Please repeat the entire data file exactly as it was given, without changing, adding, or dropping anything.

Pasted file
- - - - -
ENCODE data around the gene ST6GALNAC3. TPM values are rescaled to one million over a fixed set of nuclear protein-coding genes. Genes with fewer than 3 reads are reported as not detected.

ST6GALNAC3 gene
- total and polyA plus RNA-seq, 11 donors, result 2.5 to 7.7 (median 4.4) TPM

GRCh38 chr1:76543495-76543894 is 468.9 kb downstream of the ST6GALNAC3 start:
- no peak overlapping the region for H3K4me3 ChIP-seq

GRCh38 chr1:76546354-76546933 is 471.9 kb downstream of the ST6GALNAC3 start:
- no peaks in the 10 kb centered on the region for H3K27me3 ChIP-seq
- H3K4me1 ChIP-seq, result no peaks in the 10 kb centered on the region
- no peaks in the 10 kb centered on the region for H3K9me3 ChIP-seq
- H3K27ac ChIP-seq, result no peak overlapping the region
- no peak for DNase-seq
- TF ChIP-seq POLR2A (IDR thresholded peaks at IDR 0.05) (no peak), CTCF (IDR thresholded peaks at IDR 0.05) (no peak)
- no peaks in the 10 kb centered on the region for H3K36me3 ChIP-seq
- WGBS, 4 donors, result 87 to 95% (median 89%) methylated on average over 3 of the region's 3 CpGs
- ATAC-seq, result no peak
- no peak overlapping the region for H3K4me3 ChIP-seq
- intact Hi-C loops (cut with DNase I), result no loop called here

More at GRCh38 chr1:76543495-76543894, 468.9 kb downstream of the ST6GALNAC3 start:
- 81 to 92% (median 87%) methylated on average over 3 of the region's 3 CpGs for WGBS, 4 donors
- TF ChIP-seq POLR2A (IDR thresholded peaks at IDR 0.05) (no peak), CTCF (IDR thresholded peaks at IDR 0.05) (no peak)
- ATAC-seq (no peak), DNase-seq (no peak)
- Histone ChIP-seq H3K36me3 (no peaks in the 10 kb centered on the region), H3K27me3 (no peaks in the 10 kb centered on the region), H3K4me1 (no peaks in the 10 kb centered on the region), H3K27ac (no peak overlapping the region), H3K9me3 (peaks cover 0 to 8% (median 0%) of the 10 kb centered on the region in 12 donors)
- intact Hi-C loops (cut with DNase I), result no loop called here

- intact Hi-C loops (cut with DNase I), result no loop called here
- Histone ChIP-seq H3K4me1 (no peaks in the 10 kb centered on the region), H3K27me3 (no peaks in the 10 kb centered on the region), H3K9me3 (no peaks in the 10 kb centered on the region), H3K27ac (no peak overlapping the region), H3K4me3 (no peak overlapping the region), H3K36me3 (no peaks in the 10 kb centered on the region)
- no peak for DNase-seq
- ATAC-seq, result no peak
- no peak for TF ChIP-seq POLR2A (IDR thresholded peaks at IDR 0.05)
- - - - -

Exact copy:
ENCODE data around the gene ST6GALNAC3. TPM values are rescaled to one million over a fixed set of nuclear protein-coding genes. Genes with fewer than 3 reads are reported as not detected.

ST6GALNAC3 gene
- total and polyA plus RNA-seq, 11 donors, result 2.5 to 7.7 (median 4.4) TPM

GRCh38 chr1:76543495-76543894 is 468.9 kb downstream of the ST6GALNAC3 start:
- no peak overlapping the region for H3K4me3 ChIP-seq

GRCh38 chr1:76546354-76546933 is 471.9 kb downstream of the ST6GALNAC3 start:
- no peaks in the 10 kb centered on the region for H3K27me3 ChIP-seq
- H3K4me1 ChIP-seq, result no peaks in the 10 kb centered on the region
- no peaks in the 10 kb centered on the region for H3K9me3 ChIP-seq
- H3K27ac ChIP-seq, result no peak overlapping the region
- no peak for DNase-seq
- TF ChIP-seq POLR2A (IDR thresholded peaks at IDR 0.05) (no peak), CTCF (IDR thresholded peaks at IDR 0.05) (no peak)
- no peaks in the 10 kb centered on the region for H3K36me3 ChIP-seq
- WGBS, 4 donors, result 87 to 95% (median 89%) methylated on average over 3 of the region's 3 CpGs
- ATAC-seq, result no peak
- no peak overlapping the region for H3K4me3 ChIP-seq
- intact Hi-C loops (cut with DNase I), result no loop called here

More at GRCh38 chr1:76543495-76543894, 468.9 kb downstream of the ST6GALNAC3 start:
- 81 to 92% (median 87%) methylated on average over 3 of the region's 3 CpGs for WGBS, 4 donors
- TF ChIP-seq POLR2A (IDR thresholded peaks at IDR 0.05) (no peak), CTCF (IDR thresholded peaks at IDR 0.05) (no peak)
- ATAC-seq (no peak), DNase-seq (no peak)
- Histone ChIP-seq H3K36me3 (no peaks in the 10 kb centered on the region), H3K27me3 (no peaks in the 10 kb centered on the region), H3K4me1 (no peaks in the 10 kb centered on the region), H3K27ac (no peak overlapping the region), H3K9me3 (peaks cover 0 to 8% (median 0%) of the 10 kb centered on the region in 12 donors)
- intact Hi-C loops (cut with DNase I), result no loop called here

- intact Hi-C loops (cut with DNase I), result no loop called here
- Histone ChIP-seq H3K4me1 (no peaks in the 10 kb centered on the region), H3K27me3 (no peaks in the 10 kb centered on the region), H3K9me3 (no peaks in the 10 kb centered on the region), H3K27ac (no peak overlapping the region), H3K4me3 (no peak overlapping the region), H3K36me3 (no peaks in the 10 kb centered on the region)
- no peak for DNase-seq
- ATAC-seq, result no peak
- no peak for TF ChIP-seq POLR2A (IDR thresholded peaks at IDR 0.05)